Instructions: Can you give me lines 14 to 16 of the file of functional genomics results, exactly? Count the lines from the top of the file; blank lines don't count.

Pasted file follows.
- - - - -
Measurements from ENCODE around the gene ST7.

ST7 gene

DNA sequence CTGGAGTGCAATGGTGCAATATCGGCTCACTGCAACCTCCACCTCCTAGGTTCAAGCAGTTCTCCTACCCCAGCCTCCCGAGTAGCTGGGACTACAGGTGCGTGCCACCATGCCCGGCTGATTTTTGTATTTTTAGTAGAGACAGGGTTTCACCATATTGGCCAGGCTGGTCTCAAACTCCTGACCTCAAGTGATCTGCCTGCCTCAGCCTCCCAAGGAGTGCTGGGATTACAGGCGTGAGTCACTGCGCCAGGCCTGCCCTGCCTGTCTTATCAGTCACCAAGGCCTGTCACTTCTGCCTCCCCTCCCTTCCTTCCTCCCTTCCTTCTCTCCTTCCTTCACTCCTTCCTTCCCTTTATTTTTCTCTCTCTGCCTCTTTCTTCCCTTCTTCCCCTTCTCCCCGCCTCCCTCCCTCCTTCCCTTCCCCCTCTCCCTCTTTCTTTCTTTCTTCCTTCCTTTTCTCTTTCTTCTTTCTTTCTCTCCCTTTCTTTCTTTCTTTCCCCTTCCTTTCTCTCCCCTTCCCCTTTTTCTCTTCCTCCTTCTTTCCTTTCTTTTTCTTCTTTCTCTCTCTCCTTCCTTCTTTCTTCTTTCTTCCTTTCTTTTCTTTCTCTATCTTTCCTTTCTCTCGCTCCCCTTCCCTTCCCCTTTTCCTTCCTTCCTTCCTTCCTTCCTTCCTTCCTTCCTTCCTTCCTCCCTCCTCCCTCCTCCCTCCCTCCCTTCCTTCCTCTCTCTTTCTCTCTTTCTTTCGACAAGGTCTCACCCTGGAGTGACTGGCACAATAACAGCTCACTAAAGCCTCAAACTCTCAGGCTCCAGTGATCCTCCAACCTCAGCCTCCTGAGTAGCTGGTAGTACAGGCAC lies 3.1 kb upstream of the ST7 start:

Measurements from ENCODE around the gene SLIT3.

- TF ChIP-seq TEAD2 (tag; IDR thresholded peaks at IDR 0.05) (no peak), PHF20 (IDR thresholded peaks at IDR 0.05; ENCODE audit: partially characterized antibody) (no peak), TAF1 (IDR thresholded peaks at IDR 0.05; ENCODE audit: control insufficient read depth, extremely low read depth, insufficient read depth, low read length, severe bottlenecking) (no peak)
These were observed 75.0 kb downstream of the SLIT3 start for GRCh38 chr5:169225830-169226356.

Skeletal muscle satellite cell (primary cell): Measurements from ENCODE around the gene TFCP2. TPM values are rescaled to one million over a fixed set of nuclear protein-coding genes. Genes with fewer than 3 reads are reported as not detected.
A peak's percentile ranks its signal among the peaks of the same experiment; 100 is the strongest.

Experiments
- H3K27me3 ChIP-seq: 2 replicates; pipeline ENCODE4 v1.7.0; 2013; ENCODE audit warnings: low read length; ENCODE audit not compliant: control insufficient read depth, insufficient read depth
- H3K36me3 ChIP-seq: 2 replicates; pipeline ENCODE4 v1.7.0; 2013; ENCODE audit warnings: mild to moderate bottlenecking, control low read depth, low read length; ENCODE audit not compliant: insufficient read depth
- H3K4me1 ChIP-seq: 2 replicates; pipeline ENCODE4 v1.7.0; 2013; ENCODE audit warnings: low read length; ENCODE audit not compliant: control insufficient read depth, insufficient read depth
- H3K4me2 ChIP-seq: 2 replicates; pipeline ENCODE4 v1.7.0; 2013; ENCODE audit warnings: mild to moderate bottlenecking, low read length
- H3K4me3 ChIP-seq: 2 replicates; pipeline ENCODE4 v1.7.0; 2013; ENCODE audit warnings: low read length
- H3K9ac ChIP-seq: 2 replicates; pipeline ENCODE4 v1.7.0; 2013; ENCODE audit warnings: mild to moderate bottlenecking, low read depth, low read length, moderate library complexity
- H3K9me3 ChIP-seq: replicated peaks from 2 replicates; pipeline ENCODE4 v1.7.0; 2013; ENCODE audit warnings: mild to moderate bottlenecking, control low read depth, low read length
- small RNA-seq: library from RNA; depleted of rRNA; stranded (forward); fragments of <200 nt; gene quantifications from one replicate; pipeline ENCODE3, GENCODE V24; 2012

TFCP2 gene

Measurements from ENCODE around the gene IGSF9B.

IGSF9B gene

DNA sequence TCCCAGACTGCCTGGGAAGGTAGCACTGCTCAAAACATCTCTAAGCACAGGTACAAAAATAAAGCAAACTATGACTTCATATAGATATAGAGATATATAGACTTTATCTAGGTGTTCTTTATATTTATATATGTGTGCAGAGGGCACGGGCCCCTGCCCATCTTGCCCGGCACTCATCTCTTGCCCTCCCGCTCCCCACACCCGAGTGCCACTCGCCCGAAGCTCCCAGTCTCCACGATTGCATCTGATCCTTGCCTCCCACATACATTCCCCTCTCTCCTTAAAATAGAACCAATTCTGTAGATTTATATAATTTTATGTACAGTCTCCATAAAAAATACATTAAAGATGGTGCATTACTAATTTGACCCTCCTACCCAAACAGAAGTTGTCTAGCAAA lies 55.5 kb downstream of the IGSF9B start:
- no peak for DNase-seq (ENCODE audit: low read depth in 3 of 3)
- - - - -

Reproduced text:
- H3K4me3 ChIP-seq: 2 replicates; pipeline ENCODE4 v1.7.0; 2013; ENCODE audit warnings: low read length
- H3K9ac ChIP-seq: 2 replicates; pipeline ENCODE4 v1.7.0; 2013; ENCODE audit warnings: mild to moderate bottlenecking, low read depth, low read length, moderate library complexity
- H3K9me3 ChIP-seq: replicated peaks from 2 replicates; pipeline ENCODE4 v1.7.0; 2013; ENCODE audit warnings: mild to moderate bottlenecking, control low read depth, low read length